Loretta Lux was born in Dresden, East Germany and is a fine art photographer known for her surreal portraits of young children. She currently lives and works in Monaco. Lux graduated from the Academy of Visual Arts in Munich in the 1990s, and debuted at the Yossi Milo gallery, New York in 2004. The show put both Yossi Milo and Loretta Lux on the map, selling out and setting prices never before seen from a new gallery. In 2005, Lux received the Infinity Award for Art from the International Center of Photography. Her work has since been exhibited extensively abroad, including solo exhibitions in 2006 at the Fotomuseum Den Haag, The Netherlands, and the Sixth Moscow Photobiennale. Her work is included in numerous museums collections worldwide, including the Solomon R. Guggenheim Museum; J.Paul Getty Museum, Los Angeles, San Francisco Museum of Modern Art; Museum of Contemporary Art, Los Angeles; Los Angeles County Museum of Art; Art Institute of Chicago; Israel Museum, Jerusalem; Fotomuseum, den Haag; Museo Nacional Centro de Arte Reina Sofia, Madrid and Musée de l’Elysée, Lausanne, Switzerland, and National Museum of Art, Osaka, Japan. She has had portfolios featured in numerous fine art magazines. The artist executes her compositions using a combination of photography, painting and digital manipulation. Lux's work usually features young children and is influenced by a variety of sources. She originally trained as a painter at Munich Academy of Art, and is influenced by painters such as Agnolo Bronzino, Diego Velázquez, Phillip Otto Runge. Lux also owes a debt to the famous Victorian photographic portraitists of childhood such as Julia Margaret Cameron and Lewis Carroll. Source: Wikipedia Loretta Lux was born in Dresden, Germany, in 1969. In 1989 she left East Germany for Munich, a few months before the fall of the Berlin Wall. From 1990–96, she studied at the Akademie der Bildenden Künste in Munich. Trained as a painter, Lux began taking photographs in 1999. Although Lux first experimented with self-portraits in works like The Hush (1999) and Self-Portrait (2000), she soon transitioned to images of children and adolescents, typically the offspring of friends who she often used as models. Her subjects, with gazes ambiguously empty yet psychologically activated, assume formal poses and appear in calculated garb and hairstyles. Employing photography, painting, and computer manipulation, Lux alters the images, extracting extraneous details, distorting proportions, and setting the children against mediated backgrounds that exist somewhere between Old Master paintings and cheesy studio-portrait backdrops. Lux's earliest works set children against icy blue skies, for example in Troll (2000), Lois (2000), and Isabella (2001). In 2001, while the skies continued to serve as backdrops in some works, Lux began to increasingly stage her images within barren pale pink interiors; such images include Hidden Rooms (2001) and Study of a Girl (2002). In several works including The Book (2003), Lux borrowed poses from Balthus, endowing those works with the rigidity and sense of perversion that characterized the French artist's oeuvre. Lux moved to Ireland in 2004 and increasingly depicted pairs of children rather than the solitary figures that occupied her earlier work. In her images of siblings like The Walk (2004), The Irish Girls (2005), and Hugo and Dylan (2006), the figures are psychologically isolated and physically interact quite gingerly with minimal and half-hearted gestures, perhaps an arm around a shoulder. Lux photographed the twins Sasha and Ruby (2005), girls who again sat for multiple images the artist produced in 2008. In 2007 Lux created her first self-portrait in seven years, this time occupying the pale blue and pink world of the children and bearing their ambiguous, confounding expression. Solo exhibitions of Lux's work have been organized by Stadtmuseum in Muenster (2003), Fotomuseum den Haag in The Hague (2005), Museo de Arte Contemporaneo de Monterrey (2008), and Kulturhuset in Stockholm (2009), among others. Lux's work has also been included in major exhibitions such as Arbeit an der Wirklichkeit, German Contemporary Photography at the National Museum of Modern Art in Tokyo (2005–06), Global Feminisms at the Brooklyn Museum (2007), Family Pictures at the Solomon R. Guggenheim Museum in New York (2007), and the Havana Biennale (2009). In 2005 she received the Infinity Award for Art from The International Center of Photography in New York. Lux lives and works in Monaco. Source: Guggenheim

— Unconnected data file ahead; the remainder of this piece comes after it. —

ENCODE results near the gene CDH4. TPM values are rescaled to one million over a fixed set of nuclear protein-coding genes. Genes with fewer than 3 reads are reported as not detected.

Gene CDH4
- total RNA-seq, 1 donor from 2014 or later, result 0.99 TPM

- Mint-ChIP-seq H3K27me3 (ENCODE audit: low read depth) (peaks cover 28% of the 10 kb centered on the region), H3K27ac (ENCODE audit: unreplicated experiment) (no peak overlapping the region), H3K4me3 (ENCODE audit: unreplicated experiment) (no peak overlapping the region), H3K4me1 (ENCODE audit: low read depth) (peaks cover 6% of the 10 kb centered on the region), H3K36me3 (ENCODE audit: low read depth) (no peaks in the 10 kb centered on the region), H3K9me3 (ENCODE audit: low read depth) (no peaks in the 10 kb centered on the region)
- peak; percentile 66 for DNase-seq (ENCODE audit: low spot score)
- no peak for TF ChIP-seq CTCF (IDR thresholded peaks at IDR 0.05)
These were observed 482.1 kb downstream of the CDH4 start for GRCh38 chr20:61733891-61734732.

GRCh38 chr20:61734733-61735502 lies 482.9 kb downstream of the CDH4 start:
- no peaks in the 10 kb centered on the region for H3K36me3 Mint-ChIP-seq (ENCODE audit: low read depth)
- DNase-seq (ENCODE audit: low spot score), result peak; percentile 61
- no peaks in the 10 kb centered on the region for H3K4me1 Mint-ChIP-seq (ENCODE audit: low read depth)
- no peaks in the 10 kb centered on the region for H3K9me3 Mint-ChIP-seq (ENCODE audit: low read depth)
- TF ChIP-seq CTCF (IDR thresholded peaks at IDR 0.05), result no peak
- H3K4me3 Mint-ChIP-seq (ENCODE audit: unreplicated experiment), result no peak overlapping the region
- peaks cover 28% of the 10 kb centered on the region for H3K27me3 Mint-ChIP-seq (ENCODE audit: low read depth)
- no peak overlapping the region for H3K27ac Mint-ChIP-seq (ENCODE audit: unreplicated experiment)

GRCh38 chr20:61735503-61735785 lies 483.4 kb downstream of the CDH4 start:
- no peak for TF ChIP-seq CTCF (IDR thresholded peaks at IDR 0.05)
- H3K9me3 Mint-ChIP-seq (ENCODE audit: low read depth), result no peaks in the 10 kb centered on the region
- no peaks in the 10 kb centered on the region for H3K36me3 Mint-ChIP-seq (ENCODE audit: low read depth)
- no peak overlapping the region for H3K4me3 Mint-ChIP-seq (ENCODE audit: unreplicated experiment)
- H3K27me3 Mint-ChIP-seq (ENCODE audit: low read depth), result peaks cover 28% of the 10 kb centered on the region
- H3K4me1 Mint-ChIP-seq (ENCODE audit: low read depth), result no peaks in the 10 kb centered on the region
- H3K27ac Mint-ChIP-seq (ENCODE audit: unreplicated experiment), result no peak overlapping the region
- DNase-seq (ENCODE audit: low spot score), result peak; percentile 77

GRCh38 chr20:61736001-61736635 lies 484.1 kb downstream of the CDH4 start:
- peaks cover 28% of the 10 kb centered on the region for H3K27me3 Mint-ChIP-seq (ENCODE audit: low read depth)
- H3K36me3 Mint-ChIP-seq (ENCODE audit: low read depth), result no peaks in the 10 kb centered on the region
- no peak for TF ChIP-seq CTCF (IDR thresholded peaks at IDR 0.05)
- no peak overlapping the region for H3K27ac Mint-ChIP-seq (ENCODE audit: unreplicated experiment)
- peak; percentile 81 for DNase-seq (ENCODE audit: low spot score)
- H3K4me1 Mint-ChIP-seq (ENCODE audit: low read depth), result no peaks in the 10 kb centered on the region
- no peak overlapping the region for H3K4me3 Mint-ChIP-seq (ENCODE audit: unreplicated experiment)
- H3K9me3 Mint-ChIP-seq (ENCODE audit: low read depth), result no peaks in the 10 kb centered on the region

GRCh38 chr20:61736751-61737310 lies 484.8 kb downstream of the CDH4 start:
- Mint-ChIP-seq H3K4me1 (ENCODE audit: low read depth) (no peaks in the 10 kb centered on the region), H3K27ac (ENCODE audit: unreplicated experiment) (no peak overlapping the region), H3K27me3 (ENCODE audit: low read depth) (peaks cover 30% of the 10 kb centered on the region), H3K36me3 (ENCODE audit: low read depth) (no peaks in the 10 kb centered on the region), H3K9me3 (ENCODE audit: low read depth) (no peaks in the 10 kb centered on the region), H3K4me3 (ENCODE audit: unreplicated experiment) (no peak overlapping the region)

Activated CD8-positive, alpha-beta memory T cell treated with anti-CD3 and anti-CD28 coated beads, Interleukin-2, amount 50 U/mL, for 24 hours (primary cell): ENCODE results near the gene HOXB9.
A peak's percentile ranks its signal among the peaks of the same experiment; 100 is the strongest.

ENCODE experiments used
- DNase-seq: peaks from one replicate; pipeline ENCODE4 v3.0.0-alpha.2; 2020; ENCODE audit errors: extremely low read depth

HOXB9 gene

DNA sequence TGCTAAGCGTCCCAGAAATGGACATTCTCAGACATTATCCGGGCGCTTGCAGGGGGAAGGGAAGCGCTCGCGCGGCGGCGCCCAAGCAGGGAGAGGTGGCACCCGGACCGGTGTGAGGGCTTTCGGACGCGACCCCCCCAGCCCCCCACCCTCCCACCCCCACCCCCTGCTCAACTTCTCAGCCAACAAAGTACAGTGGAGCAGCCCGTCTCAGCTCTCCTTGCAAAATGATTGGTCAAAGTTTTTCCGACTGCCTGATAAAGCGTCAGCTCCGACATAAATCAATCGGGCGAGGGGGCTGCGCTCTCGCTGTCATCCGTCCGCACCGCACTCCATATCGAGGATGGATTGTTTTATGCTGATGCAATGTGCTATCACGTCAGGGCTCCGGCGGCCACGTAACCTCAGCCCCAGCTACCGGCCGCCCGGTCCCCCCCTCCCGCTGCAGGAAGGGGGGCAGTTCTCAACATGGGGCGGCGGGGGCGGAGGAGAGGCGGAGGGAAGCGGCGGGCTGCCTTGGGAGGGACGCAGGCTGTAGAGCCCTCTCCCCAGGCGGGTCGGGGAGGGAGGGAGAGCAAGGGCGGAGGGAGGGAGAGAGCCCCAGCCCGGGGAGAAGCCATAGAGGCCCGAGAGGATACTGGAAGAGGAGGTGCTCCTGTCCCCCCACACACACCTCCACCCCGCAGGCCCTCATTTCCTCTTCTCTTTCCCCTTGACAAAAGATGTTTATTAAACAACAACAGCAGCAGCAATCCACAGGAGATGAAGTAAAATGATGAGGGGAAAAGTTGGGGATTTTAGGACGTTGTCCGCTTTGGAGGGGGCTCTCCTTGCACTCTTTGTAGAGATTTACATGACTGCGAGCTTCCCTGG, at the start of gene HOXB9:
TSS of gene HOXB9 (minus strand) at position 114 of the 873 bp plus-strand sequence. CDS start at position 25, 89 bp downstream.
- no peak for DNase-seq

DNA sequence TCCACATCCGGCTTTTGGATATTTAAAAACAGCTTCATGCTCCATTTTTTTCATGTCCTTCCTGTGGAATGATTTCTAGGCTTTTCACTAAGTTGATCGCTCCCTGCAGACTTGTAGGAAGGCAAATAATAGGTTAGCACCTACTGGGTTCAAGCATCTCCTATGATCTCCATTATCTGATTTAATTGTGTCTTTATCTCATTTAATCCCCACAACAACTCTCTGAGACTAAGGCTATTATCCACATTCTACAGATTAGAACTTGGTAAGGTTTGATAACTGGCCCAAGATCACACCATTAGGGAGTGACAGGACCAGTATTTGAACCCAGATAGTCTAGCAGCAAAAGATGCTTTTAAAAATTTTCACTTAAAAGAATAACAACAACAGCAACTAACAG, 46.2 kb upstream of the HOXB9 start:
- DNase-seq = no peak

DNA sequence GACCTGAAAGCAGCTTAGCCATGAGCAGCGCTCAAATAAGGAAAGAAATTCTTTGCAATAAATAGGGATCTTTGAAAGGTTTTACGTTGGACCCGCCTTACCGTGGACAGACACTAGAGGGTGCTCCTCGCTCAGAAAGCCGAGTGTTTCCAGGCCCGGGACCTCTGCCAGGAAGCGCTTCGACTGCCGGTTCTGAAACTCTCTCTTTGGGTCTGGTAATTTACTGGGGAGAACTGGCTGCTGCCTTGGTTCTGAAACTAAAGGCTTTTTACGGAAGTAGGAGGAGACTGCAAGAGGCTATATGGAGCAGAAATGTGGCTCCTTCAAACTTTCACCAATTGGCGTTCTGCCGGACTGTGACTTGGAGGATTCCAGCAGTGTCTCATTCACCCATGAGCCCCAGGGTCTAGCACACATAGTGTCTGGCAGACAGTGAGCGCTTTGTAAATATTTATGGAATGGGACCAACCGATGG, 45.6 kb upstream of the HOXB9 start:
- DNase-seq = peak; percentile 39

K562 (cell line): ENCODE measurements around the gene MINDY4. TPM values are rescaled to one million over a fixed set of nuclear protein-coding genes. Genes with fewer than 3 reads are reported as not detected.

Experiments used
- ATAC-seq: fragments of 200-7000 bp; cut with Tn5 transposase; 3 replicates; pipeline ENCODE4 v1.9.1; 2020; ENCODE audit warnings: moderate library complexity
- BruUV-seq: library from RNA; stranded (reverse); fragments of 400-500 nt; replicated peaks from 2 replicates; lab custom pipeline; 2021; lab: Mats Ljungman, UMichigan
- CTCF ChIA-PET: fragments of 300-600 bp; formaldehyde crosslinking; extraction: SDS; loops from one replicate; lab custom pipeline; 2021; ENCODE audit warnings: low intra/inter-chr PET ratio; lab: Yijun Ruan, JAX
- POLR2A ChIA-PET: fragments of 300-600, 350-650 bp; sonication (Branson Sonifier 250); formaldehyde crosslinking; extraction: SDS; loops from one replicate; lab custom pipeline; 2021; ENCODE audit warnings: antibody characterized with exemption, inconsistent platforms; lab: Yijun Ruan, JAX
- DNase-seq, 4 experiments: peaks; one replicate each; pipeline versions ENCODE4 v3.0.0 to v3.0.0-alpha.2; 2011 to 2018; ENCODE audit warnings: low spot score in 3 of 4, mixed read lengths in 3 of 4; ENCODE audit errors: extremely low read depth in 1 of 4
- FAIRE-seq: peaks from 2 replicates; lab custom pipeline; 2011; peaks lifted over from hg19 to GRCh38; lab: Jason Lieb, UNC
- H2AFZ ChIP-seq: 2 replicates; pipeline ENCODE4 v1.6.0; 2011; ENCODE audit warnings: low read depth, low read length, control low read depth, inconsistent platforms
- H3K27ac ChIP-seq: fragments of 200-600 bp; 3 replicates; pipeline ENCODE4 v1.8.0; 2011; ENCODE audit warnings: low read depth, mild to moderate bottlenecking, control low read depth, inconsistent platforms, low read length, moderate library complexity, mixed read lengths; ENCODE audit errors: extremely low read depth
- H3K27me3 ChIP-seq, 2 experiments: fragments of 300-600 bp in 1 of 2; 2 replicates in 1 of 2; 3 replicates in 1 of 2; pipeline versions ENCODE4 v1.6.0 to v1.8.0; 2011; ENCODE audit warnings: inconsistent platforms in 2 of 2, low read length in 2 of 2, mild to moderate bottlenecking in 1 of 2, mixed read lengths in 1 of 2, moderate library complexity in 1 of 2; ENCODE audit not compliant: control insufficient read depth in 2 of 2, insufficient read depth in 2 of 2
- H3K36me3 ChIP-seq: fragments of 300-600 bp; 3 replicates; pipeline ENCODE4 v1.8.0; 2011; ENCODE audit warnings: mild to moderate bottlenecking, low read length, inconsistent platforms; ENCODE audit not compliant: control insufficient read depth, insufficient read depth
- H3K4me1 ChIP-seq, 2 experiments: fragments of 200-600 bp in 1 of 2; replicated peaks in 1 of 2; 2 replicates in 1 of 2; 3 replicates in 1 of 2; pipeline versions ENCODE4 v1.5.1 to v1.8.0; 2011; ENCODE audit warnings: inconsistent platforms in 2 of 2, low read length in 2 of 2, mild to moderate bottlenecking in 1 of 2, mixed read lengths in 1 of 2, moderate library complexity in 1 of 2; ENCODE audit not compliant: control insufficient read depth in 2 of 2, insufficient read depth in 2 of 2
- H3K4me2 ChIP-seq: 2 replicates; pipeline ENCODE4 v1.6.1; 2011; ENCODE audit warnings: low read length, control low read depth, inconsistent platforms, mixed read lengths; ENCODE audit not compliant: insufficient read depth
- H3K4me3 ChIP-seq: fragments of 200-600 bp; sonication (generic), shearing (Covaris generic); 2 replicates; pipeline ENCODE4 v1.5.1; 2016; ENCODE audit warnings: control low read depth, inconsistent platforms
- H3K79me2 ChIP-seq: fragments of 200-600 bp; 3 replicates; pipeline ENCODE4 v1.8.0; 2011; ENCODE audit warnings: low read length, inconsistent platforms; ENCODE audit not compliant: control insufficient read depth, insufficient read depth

Pierre Verger